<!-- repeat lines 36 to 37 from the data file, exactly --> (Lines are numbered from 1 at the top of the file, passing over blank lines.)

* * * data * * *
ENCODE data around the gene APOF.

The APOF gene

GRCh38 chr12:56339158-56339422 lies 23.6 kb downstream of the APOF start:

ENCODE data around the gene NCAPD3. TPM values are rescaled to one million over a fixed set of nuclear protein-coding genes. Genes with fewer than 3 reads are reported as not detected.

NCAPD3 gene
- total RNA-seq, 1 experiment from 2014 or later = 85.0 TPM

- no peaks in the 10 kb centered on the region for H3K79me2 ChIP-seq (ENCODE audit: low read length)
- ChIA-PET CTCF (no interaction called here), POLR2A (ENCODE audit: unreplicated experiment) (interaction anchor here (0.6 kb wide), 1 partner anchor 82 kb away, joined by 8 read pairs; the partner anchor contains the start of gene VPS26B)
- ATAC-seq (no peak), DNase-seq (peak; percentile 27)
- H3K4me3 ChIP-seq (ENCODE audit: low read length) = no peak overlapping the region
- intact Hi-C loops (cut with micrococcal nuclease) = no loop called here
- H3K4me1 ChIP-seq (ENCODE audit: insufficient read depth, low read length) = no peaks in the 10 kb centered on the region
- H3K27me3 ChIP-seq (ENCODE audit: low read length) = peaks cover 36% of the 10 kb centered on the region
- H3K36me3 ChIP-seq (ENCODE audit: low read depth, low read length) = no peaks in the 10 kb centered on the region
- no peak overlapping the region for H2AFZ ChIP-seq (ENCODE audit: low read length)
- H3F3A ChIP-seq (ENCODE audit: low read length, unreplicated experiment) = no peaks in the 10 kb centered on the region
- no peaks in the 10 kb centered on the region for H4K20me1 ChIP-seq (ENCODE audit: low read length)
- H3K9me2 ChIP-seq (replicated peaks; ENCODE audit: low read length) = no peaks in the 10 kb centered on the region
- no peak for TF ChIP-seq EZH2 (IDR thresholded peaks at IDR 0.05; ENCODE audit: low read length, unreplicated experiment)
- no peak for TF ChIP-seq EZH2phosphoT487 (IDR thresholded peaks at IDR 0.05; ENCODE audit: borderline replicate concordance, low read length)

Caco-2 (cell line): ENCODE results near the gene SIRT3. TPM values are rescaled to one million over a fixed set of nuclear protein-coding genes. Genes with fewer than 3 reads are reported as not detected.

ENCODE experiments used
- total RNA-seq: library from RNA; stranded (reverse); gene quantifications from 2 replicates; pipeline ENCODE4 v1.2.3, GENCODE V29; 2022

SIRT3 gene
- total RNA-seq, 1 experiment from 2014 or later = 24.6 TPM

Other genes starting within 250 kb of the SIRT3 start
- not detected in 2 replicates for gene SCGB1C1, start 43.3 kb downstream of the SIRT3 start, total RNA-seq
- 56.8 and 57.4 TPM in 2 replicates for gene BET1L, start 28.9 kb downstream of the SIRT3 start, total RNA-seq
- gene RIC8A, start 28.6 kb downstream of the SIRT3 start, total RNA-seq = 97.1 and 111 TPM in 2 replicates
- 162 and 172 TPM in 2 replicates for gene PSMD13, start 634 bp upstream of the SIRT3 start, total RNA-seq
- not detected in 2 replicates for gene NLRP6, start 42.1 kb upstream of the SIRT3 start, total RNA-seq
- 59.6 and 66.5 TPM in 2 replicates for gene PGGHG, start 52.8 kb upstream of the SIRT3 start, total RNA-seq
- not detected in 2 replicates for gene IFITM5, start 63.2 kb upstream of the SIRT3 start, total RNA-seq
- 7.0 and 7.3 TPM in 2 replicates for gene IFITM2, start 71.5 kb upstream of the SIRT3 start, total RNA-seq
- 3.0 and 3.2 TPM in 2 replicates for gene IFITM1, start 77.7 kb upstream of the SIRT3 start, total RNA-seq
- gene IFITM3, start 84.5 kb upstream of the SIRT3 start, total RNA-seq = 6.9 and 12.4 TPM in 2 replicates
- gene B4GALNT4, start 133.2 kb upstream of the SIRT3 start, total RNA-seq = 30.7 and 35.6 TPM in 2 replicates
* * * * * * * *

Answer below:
- gene IFITM3, start 84.5 kb upstream of the SIRT3 start, total RNA-seq = 6.9 and 12.4 TPM in 2 replicates
- gene B4GALNT4, start 133.2 kb upstream of the SIRT3 start, total RNA-seq = 30.7 and 35.6 TPM in 2 replicates